NBA.com Flips for Video During All Star Weekend

NBA Digital Senior Vice President and General Manager Bryan Perez says the NBA All-Star Game this weekend will once again provide the league with a great opportunity to experiment with new features at NBA.com, strengthen existing ones, and bring NBA fans around the globe close to the action at the Staples Center in Los Angeles.

“With all of the social media features we added we can experiment, see how it goes, and then take advantage of what we are doing here in the playoffs,” he says.

A team of 45 people is on hand to pump video, audio, and text content to the site with the help of HD Flip cameras in the hands of players, tapping into the broadcast operations of Turner Sports and NBA Entertainment, and much more.

“This is our biggest and best event because we are all here on the ground and it’s intense,” says Perez. “But it is filled with content and allows us to show off what we built.”

The different events, from the T-Mobile Magenta Red Carpet with celebrity interviews, to Media Day, All-Star Saturday Night, NBA Jam Sessions with practice sessions, and the big game on Sunday night provide multiple opportunities to engage fans online.

Fans can visit the NBA.com Web site and vote on player cams that will follow two players each quarter during the game on Sunday. And there are the HD Flip cameras that capture video that is then edited at the NBA Digital facilities at AEG Live and then posted in the All Star Scene section of the site.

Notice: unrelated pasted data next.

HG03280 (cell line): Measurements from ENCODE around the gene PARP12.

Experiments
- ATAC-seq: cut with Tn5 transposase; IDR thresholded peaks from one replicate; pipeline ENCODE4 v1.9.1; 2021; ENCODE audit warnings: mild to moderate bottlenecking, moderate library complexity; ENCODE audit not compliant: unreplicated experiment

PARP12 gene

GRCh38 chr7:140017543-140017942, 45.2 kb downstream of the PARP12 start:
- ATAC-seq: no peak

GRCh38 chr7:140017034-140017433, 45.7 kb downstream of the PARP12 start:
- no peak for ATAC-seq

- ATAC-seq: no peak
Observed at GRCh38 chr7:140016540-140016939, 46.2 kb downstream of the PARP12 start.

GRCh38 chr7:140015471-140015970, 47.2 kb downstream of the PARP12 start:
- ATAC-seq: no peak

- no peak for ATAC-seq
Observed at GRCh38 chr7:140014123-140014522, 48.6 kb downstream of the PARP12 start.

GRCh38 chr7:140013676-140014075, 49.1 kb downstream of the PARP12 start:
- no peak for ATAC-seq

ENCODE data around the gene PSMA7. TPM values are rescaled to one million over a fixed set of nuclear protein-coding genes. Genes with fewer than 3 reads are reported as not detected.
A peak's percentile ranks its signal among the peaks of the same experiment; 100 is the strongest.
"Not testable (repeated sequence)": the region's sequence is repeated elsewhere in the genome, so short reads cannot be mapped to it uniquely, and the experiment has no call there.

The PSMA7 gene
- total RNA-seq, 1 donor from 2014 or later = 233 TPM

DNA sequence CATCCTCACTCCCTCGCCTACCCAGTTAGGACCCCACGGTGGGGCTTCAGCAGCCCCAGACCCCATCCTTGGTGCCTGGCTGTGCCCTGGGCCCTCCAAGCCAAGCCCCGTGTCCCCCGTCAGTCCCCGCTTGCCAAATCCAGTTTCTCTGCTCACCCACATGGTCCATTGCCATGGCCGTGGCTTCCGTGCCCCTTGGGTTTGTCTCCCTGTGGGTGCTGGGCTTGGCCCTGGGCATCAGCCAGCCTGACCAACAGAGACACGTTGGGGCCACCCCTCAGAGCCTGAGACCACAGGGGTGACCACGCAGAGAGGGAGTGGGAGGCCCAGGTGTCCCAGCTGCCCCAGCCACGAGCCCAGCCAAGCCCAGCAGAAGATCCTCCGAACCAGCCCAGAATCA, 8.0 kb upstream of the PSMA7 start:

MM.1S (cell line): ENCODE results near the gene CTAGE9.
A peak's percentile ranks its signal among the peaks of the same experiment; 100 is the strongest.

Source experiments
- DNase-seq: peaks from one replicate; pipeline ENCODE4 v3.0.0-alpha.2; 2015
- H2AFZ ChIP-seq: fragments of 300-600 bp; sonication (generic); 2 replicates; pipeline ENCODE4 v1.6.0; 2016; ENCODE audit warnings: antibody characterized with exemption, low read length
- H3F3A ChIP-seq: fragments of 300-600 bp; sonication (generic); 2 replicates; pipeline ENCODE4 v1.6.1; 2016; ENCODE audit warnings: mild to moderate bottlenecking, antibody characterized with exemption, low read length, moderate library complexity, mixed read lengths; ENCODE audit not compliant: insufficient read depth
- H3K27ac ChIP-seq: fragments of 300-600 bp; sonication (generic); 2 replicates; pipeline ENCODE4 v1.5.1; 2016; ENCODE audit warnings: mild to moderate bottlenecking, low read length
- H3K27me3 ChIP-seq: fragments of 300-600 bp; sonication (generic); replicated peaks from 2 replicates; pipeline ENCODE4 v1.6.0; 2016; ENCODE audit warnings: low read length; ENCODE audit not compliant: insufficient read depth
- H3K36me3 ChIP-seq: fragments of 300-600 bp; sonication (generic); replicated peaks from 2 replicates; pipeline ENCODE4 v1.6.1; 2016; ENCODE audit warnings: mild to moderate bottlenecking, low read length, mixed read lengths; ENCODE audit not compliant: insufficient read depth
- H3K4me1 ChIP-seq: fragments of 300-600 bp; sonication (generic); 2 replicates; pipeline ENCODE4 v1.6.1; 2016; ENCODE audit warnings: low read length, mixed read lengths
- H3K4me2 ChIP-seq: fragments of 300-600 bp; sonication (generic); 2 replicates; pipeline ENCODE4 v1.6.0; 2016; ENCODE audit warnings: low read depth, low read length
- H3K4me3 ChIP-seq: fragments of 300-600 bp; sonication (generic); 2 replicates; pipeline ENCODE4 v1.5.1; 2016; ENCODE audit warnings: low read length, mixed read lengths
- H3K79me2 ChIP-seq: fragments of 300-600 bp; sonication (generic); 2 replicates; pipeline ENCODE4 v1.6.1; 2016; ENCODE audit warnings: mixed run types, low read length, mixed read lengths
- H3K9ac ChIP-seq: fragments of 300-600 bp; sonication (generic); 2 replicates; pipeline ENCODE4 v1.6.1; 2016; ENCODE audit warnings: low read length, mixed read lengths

“We can really see what the platforms are capable of between the TV side covering everything and then using that to create content for NBA.com or the reverse, where NBA.com generates All Star Scene content and it is used on the TV side,” says Perez.

Alongside the extended All Star Scene section is a new feature called NBA Pulse. One of the hot trends in tracking the popularity of content on the Web is to build visualizations that represent how popular content is. The larger the size of the picture word the more popular that word or person is on the Web.

NBA pulse, for example, will track how popular players are in videos, blog posts, stories, and more and then build a graphical representation of the most popular topics.

“But we aren’t just building a visualization,” says Perez. “We are using it as navigation and aggregating content behind it.”

By using the image as a content filter users don’t have to try and figure out why a player or topic is trending higher.

“It allows us to use social media as more than just an outbound means of communication,” adds Perez.

Along with the online efforts are the mobile and tablet efforts on platforms like Android.

“From a development standpoint we are committed to being aggressive and we want to be their first so we can learn,” says Perez.

The NBA was one of the first to embrace the Android platform and its products are now on their third generation.

“We have as much experience as anyone else, if not more,” says Perez. “You have to commit yourself and we will do the same thing in connected devices and tablets.”